Publication Date

12-1-2006

Degree Program

Department of Geography and Geology

Degree Type

Master of Science

Abstract

Atrazine [2-chloro- 4-(ethylamino)-6-(isopropylamino)-l,3,5-triazine], a widely used herbicide in US corn production, impacts quality of drinking water for many rural water supply systems. Four systems at Rough River Lake, Kentucky, have had high levels of atrazine in raw water and in some cases finished water that have exceeded the legal limit of 3 parts per billion (ppb). The Rough River Lake watershed is 1,700-km2, much of which is located in limestone karst. A hypothesis was developed stating that there would be higher concentrations of atrazine in the northeast section of the Rough River Watershed, located in Hardin County, due to the no-till corn production of the area and karst features. Surface and subsurface samples were collected from eighteen locations (including all major tributaries) within the study area. Sampling began during the Spring of 2005 growing season on a fourteen-day cycle and a twenty-eight day cycle during the fall and winter months. Atrazine concentrations rose at nearly all sites within weeks of the spring application in May, and then began to decrease by late July. Five locations had over 3 ppb for at least two sampling rounds. Two sites exceeded 10 ppb. Global Polynomial Interpolation Analysis was used as both a data exploration tool and a way to demonstrate a definite spatial and temporal pattern to atrazine within the study area. It was also concluded, the reservoir with its larger volume and lower water velocity plays a significant affect on a longer residence time of atrazine, while the tributaries showed lower concentrations of atrazine most likely due to higher velocity and smaller volume of water.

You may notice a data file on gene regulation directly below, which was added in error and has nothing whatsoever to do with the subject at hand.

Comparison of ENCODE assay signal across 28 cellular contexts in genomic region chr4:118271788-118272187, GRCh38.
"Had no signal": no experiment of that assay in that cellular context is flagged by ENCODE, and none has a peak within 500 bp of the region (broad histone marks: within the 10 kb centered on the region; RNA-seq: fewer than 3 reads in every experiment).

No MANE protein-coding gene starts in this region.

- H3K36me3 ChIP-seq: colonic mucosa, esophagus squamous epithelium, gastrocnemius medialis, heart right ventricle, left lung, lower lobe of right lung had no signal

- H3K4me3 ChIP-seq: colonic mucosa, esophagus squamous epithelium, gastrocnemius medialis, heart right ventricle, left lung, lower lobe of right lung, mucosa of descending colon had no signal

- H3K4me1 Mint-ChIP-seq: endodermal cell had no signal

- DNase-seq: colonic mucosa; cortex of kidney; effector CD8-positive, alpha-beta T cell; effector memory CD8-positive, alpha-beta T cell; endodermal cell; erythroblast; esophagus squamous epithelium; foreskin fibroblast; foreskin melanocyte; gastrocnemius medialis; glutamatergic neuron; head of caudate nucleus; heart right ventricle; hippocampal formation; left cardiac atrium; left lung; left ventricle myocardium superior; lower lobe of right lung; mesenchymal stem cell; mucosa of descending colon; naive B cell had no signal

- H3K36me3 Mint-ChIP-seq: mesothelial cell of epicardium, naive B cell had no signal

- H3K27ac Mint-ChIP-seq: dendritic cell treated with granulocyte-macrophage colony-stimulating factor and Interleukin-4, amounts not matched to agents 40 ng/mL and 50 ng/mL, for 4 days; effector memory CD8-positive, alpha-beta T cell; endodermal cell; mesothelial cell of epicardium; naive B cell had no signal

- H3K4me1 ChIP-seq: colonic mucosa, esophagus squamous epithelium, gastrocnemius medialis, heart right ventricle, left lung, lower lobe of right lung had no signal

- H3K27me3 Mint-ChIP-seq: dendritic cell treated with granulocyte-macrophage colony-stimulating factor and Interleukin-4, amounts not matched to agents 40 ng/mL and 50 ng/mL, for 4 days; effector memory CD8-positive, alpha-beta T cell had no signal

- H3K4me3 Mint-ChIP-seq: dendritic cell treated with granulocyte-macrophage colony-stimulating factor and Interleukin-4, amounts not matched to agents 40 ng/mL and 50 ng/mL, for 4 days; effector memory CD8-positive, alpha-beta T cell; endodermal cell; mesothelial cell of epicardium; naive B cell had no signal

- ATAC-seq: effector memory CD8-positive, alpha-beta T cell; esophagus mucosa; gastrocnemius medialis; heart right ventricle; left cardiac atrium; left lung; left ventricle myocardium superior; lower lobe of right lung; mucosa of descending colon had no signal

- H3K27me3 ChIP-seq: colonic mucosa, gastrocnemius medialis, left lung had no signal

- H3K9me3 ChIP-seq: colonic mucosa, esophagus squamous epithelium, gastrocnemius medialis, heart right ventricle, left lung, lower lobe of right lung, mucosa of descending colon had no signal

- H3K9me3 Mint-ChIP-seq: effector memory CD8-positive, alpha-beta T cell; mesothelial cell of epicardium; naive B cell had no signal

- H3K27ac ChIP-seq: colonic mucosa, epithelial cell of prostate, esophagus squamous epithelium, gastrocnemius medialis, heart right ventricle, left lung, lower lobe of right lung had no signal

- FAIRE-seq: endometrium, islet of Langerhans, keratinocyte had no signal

Disciplines

Earth Sciences | Environmental Sciences | Hydrology | Water Resource Management